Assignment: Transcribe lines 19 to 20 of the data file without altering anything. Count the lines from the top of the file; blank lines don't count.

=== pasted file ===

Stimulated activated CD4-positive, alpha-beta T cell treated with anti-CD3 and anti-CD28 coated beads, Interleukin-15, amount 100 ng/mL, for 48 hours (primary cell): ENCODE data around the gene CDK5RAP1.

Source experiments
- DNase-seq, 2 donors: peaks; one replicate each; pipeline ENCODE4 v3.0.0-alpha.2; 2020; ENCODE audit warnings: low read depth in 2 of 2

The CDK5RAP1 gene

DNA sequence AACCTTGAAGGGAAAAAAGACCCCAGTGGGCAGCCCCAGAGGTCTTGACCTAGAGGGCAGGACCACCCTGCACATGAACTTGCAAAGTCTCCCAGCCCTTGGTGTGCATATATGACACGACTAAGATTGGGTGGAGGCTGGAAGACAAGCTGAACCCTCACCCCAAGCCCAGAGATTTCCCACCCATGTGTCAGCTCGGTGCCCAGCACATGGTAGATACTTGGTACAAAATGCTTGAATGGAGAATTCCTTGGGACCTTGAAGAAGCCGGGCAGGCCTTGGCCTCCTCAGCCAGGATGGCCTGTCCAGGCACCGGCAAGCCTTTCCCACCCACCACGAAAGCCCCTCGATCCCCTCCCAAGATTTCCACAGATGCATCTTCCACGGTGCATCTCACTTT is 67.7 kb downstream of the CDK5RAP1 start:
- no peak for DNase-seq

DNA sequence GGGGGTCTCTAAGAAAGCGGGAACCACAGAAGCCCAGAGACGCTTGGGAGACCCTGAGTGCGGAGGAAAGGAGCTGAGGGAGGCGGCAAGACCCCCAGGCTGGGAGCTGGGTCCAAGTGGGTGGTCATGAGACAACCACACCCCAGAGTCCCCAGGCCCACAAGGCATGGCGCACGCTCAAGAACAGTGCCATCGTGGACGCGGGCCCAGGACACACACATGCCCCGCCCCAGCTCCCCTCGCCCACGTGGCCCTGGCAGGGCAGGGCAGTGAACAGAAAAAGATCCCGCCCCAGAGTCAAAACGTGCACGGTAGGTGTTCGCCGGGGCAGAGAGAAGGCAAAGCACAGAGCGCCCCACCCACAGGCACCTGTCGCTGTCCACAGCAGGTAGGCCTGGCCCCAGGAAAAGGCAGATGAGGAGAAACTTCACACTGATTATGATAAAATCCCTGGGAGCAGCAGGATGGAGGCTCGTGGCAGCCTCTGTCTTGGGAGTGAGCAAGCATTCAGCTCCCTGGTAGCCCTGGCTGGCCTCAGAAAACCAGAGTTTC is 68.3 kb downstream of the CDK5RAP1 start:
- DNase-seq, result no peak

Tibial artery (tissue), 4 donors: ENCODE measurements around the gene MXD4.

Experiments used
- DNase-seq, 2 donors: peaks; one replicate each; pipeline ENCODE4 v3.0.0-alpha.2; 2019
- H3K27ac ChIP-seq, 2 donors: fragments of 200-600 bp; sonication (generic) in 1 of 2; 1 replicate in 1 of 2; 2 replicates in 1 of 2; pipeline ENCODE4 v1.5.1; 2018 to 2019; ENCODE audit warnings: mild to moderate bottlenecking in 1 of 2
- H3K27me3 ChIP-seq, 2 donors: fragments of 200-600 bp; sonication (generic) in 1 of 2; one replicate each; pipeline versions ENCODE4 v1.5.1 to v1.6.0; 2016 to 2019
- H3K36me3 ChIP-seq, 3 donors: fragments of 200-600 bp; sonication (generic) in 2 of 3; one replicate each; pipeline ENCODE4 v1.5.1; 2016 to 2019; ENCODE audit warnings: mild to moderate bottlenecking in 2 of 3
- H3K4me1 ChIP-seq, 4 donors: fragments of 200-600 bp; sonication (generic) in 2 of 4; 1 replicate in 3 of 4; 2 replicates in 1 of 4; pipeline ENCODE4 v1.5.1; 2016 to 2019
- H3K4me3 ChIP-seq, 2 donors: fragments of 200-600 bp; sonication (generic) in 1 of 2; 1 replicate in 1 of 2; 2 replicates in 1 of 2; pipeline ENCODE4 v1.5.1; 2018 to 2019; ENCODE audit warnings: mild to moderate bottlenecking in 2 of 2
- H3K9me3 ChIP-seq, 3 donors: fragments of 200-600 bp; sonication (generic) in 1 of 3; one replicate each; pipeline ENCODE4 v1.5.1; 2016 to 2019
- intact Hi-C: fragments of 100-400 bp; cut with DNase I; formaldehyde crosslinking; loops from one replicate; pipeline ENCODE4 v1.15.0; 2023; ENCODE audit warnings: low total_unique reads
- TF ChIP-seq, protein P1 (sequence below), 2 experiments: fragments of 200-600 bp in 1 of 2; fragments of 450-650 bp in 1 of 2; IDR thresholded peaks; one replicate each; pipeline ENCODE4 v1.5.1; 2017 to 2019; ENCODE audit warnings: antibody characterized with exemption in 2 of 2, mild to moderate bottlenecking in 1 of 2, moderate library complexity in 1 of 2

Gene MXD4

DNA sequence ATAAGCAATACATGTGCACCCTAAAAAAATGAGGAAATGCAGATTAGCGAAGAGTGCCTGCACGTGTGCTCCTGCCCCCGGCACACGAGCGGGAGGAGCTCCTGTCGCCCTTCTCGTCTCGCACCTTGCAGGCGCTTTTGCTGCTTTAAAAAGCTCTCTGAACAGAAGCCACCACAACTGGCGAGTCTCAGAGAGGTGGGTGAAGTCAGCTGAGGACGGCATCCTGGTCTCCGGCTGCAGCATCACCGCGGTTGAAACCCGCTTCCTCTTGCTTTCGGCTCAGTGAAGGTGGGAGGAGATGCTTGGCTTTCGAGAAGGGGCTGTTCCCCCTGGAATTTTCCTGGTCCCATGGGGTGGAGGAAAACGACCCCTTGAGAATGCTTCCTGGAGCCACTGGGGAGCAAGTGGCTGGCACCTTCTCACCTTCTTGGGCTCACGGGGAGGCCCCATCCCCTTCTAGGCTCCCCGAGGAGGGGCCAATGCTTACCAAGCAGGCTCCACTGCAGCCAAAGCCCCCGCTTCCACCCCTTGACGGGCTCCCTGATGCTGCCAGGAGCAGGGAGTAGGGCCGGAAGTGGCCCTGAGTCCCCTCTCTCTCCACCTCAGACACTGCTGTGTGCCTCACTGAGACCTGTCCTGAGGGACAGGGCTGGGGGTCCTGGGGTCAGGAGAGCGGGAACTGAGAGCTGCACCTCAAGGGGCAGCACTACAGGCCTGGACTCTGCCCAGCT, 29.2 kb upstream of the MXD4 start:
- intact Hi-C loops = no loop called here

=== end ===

- TF ChIP-seq, protein P1 (sequence below), 2 experiments: fragments of 200-600 bp in 1 of 2; fragments of 450-650 bp in 1 of 2; IDR thresholded peaks; one replicate each; pipeline ENCODE4 v1.5.1; 2017 to 2019; ENCODE audit warnings: antibody characterized with exemption in 2 of 2, mild to moderate bottlenecking in 1 of 2, moderate library complexity in 1 of 2

Gene MXD4